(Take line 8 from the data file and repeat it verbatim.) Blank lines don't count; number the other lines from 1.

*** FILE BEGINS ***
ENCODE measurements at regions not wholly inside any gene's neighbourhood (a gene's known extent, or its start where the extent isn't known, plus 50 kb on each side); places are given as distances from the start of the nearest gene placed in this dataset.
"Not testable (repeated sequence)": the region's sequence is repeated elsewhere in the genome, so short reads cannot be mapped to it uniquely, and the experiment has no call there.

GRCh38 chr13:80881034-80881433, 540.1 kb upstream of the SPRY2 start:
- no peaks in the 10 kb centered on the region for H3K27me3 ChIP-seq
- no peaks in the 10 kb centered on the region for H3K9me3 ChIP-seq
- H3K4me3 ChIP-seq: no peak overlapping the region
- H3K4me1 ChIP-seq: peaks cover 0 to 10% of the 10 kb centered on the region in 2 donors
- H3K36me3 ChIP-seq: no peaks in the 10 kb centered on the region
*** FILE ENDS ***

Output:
- H3K36me3 ChIP-seq: no peaks in the 10 kb centered on the region